It’s crazy, right? So why has Rachel’s Bachelorette stint so thoroughly pulled me in? Is it the fun of watching presumably smart people make fools of themselves? Memories of my own distant, wanna-meet-somebody days as a single black woman? Sure. But mostly, it’s been the irresistible weekly prospect of watching black, white, Latino and Asian men employ lying, manipulation, innuendo, self-pity — every trick in the reality TV playbook — to woo a black woman.
Why not? Beyoncé, Rihanna, Lupita and Serena may be desired by millions, but in the real dating world, being a black woman has its challenges. Sisters, who historically are more desirous than other females to date men of their own ethnicity, outnumber black men in most cities. Those willing to look beyond the black-man cohort aren’t always made to feel welcome. Despite the widespread debunking of an infamous Psychology Today blog in which an evolutionary biologist falsely suggested he had scientific evidence that black women are less attractive than other women, it’s easy for a black woman to question her worth in a culture that still glorifies European beauty.
Old wounds can go deep. As a little girl, I swooned over the romantic entreaties offered by men who pursued Disney princesses and rom-com heroines in my favorite movies. So what if none of these damsels with whom they found happily ever after resembled me? Yet, the fact that I was invisible in the love stories I adored may explain why the rapturous declarations offered by Rachel’s suitors feel oddly validating. Where else can you see dozens of attractive men rhapsodizing over a brown-skinned sister’s brilliance and beauty? Whenever Rachel has invited a competitor to join her on a coveted one-on-one date, the guys left behind gather to sigh about her sexiness and smarts all while subtly savaging the guy she’s with. It’s totally bogus. Yet part of me loves it.
I should be embarrassed to admit that. Grown women are supposed to at least pretend they’ve completely outgrown their vulnerable inner child — like mine, who felt barred from the culture’s narrow interpretation of who and what was worthy of love. Everyone wants to be seen. And even women who know they have far more to offer than their ever-changing outer packaging may find it hard to shake the old whispers that once diminished them. Like every child, the girl-I-was deserved to be valued for her all her innate beauty, including her hair’s complex texture, her nose’s roundness, her skin’s warm darkness. Part of me agrees with the male friend who calls The Bachelorette “the fakest thing I’ve ever seen.” But if Rachel being swooned over by men of every shade offers even a tiny corrective to black girls’ general feelings of invisibility, I can’t dismiss it. Pop culture is a festival of falseness. But it teaches kids — and more than a few adults — what to love (and hate) about themselves. The Bachelorette is silly and manipulative. But this season, it suggests to black fans of all ages a little-acknowledged truth: Sisters, too, deserve to be desired and cherished by every type of guy.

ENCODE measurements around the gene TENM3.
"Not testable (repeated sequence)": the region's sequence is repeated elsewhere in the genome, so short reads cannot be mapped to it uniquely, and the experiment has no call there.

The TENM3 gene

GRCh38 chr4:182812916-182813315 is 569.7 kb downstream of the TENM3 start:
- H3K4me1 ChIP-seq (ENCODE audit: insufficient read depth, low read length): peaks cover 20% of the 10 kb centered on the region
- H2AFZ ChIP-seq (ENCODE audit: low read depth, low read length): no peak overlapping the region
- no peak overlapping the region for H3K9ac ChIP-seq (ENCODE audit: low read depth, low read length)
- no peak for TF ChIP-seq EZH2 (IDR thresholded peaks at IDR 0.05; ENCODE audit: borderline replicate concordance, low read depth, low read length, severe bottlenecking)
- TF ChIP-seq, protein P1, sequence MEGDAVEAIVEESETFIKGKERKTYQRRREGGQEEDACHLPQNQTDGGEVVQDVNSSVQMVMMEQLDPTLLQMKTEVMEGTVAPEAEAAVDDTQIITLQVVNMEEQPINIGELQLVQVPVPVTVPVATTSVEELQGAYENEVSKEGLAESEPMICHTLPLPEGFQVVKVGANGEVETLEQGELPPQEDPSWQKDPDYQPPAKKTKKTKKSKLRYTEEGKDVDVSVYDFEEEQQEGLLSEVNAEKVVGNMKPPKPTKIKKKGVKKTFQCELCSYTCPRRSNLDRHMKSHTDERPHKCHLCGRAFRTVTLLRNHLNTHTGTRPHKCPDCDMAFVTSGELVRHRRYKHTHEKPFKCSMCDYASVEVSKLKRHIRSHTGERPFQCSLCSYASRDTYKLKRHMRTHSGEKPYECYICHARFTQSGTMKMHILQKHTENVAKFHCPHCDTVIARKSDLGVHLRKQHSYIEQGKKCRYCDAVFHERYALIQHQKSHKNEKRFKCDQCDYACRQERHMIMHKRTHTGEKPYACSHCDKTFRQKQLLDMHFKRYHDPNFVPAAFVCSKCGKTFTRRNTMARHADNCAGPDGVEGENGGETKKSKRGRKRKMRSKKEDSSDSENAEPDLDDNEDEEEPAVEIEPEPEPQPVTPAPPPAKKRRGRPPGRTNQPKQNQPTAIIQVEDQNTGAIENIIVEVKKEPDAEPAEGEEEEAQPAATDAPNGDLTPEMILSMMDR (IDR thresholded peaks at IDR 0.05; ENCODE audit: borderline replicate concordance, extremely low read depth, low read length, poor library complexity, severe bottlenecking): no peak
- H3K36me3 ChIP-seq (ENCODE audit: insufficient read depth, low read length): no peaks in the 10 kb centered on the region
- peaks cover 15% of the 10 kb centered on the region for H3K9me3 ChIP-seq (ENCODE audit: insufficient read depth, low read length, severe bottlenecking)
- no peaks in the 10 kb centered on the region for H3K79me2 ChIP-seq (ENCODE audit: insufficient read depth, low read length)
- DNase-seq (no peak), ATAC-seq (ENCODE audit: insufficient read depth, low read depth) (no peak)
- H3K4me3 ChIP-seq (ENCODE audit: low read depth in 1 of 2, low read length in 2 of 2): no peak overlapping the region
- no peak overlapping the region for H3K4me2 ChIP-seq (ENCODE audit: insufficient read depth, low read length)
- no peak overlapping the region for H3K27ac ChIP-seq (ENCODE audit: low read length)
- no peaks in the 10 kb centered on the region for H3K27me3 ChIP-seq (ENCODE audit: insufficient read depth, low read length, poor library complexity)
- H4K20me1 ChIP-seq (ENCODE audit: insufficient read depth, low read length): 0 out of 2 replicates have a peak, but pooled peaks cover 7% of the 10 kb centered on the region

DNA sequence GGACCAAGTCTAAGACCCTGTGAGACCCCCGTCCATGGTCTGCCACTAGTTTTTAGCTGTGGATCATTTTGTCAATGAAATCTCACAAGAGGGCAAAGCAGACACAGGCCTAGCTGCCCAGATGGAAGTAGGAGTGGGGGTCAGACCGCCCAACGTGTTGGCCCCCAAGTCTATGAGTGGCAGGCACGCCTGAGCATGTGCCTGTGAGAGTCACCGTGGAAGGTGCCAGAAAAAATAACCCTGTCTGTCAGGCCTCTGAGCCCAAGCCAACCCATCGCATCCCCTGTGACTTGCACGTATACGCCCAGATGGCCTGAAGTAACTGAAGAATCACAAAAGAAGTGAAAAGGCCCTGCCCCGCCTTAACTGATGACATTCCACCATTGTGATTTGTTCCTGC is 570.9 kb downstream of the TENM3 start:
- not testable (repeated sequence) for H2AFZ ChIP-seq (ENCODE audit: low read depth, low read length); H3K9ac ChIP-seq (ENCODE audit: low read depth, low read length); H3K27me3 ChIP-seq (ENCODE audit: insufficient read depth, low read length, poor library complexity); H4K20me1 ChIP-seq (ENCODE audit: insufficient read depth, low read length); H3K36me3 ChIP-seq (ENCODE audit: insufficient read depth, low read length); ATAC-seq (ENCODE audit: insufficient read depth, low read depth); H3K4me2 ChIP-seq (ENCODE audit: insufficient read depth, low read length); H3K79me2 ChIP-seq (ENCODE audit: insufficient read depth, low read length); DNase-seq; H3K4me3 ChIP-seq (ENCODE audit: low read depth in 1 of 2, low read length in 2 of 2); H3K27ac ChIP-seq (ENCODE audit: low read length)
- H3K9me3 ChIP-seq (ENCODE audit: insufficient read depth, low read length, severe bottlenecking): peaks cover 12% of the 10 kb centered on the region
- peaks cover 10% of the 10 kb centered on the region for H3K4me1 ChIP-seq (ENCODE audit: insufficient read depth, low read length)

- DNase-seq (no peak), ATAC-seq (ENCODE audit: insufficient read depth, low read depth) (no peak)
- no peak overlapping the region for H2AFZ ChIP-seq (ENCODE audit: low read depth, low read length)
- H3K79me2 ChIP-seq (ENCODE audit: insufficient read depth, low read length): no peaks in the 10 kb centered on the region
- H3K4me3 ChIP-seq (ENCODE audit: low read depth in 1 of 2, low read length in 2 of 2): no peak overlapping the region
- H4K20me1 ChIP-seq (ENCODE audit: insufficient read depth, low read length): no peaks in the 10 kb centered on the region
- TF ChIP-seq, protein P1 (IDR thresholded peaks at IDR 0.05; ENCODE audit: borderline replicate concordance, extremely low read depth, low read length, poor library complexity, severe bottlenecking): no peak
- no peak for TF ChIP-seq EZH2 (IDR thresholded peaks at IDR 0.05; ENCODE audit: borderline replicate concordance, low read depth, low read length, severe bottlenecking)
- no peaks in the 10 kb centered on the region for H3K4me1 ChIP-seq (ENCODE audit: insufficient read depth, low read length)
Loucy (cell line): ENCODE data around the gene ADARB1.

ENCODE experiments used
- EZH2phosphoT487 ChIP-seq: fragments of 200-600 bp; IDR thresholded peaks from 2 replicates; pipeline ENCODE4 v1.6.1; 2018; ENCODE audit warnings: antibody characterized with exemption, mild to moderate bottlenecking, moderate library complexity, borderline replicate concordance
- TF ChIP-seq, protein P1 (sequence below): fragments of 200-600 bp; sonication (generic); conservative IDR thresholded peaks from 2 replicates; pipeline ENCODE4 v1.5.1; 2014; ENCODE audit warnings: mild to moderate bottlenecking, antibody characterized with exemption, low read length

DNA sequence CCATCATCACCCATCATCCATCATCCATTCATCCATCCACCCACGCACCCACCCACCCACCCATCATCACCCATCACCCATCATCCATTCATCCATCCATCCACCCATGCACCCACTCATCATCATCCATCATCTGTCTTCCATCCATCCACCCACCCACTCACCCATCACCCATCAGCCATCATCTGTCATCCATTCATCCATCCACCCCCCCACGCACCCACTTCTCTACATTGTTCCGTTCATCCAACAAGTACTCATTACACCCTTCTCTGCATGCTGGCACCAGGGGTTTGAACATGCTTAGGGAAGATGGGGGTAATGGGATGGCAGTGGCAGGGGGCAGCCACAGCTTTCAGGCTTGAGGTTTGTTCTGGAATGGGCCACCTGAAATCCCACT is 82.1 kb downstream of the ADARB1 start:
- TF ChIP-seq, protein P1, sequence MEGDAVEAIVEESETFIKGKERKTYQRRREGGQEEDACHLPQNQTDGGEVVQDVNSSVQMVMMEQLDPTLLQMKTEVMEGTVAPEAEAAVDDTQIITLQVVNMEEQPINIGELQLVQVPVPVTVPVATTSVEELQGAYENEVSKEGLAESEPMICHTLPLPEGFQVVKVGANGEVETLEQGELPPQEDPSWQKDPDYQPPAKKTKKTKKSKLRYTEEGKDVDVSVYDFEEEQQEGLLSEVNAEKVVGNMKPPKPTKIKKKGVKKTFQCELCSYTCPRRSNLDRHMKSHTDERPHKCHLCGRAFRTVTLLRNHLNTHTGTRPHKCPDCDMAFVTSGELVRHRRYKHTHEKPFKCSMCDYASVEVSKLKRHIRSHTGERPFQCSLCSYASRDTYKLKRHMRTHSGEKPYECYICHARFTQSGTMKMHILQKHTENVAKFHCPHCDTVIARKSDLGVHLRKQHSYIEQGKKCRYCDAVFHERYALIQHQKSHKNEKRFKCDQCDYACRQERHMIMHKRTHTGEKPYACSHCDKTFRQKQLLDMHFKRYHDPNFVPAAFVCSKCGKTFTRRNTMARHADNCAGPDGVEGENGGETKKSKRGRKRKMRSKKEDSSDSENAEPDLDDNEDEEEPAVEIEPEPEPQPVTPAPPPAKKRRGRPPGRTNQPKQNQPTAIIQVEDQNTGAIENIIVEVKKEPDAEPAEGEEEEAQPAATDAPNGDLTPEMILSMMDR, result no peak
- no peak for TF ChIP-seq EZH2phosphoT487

So I’ve played along. I rolled my eyes when roguish white suitor Lee — who relentlessly bedeviled Kenny, a black rival far too willing to take the bait — was “discovered” to have posted sexist and racist tweets. I was moved when Rachel told Dean — a sweet white Californian who whispered he was falling in love with her after their excruciating visit with his estranged father — she was falling for him, too. Shortly afterward, she gave him the boot. Not knowing what’s real or fabricated on The Bachelorette doesn’t change my last reason for watching: the possibility of witnessing a miracle. What if one of the 31 men who emerged from limousines to greet Rachel on the show’s premiere is actually her match? One who isn’t a self-promoting fraud, but a decent guy who signed on to this nutty show for fun, adventure or the what-the-hell possibility of finding true love?